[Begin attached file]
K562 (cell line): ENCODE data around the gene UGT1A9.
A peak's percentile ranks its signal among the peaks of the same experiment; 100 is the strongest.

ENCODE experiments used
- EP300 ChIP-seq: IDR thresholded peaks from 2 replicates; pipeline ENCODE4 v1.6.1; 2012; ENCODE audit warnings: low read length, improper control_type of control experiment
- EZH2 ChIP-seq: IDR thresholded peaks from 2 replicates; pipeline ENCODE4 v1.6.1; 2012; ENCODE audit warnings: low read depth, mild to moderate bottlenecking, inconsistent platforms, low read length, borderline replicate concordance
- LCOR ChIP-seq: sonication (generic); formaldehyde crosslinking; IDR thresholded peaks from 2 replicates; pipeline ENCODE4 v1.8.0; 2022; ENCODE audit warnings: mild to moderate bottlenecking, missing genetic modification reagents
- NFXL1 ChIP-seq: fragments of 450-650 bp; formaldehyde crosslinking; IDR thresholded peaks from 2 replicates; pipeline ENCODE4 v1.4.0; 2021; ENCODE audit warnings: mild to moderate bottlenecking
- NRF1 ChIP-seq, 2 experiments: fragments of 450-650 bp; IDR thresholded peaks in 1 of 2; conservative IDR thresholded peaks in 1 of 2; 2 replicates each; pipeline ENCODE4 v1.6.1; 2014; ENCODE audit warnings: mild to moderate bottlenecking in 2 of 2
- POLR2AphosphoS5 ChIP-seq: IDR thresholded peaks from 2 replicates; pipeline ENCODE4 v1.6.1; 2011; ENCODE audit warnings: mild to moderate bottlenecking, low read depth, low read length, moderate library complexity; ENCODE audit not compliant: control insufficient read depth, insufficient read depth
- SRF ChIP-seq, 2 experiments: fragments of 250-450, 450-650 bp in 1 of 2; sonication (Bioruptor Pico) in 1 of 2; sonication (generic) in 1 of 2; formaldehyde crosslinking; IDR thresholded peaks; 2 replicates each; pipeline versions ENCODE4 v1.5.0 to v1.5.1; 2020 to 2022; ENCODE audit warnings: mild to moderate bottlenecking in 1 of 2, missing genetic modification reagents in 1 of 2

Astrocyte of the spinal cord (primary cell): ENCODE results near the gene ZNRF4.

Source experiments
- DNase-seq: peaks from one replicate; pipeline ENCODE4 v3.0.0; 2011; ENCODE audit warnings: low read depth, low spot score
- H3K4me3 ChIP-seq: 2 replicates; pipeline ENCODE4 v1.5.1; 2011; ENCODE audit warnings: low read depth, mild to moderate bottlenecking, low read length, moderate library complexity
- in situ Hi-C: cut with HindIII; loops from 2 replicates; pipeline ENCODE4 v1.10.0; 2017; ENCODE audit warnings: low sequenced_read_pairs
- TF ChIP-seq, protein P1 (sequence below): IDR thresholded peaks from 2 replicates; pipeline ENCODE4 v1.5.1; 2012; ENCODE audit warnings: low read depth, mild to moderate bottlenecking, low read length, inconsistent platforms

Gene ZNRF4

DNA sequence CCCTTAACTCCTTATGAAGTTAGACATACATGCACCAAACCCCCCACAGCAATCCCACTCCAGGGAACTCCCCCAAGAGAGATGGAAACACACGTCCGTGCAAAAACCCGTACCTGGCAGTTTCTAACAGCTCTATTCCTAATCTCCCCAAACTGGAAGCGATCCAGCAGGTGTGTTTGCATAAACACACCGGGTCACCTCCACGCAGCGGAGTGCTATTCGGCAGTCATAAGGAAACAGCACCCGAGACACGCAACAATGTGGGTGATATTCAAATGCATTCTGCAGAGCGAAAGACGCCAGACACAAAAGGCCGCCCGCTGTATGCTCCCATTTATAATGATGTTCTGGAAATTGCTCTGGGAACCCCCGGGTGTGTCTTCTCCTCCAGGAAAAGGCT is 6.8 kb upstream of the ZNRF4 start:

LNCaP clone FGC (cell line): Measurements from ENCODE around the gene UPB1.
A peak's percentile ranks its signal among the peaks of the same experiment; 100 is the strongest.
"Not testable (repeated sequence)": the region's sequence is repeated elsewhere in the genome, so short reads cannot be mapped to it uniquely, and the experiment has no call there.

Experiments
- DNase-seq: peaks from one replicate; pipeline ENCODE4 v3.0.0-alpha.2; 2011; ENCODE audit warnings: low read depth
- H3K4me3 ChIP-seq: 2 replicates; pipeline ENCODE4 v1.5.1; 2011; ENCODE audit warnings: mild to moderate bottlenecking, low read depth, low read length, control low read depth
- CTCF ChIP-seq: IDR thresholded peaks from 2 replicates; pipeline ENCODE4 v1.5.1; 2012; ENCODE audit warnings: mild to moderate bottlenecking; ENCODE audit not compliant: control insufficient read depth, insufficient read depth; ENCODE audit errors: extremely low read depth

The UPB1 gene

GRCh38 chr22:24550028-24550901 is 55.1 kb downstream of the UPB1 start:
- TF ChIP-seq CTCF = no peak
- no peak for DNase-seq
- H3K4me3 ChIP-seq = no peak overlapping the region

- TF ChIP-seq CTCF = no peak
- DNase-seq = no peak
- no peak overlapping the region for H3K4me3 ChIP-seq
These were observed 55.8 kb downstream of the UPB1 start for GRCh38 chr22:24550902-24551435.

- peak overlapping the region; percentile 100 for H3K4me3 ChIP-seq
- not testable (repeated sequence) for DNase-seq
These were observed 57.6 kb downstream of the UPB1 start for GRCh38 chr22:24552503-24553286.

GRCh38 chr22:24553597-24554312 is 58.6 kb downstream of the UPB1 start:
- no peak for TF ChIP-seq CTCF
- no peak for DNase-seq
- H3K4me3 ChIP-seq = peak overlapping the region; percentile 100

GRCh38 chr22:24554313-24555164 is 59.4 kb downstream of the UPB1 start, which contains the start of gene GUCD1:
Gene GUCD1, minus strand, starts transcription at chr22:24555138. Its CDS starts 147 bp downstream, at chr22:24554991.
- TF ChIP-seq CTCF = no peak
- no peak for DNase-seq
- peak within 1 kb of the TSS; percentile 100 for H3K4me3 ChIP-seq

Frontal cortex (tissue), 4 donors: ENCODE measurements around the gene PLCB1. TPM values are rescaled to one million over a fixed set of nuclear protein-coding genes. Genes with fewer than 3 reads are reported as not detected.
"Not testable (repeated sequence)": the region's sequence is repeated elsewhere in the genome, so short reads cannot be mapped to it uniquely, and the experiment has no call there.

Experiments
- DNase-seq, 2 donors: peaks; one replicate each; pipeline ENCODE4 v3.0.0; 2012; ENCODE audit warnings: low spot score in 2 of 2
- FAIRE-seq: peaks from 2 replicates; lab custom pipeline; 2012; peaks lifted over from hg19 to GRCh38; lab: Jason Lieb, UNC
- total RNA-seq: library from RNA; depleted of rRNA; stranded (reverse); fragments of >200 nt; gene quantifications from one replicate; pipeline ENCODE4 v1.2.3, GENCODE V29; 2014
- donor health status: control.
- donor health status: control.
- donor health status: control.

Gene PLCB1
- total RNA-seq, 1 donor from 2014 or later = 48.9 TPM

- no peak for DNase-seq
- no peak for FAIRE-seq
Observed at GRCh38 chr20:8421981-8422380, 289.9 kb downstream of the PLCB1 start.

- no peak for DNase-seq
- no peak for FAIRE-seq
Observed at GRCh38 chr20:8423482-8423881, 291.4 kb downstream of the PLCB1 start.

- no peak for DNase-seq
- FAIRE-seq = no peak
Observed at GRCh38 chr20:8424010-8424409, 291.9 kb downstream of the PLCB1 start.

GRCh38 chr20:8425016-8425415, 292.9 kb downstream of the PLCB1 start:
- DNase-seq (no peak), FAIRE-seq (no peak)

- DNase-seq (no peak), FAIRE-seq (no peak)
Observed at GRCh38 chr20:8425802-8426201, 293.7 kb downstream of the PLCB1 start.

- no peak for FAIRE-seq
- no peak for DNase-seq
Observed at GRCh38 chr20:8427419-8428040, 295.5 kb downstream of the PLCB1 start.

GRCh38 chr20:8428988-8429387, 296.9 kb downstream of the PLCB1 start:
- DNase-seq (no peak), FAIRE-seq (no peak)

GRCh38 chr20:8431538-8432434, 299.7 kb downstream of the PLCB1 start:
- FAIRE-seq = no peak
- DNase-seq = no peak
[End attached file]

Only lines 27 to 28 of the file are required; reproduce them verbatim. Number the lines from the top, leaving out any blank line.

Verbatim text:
GRCh38 chr22:24550028-24550901 is 55.1 kb downstream of the UPB1 start:
- TF ChIP-seq CTCF = no peak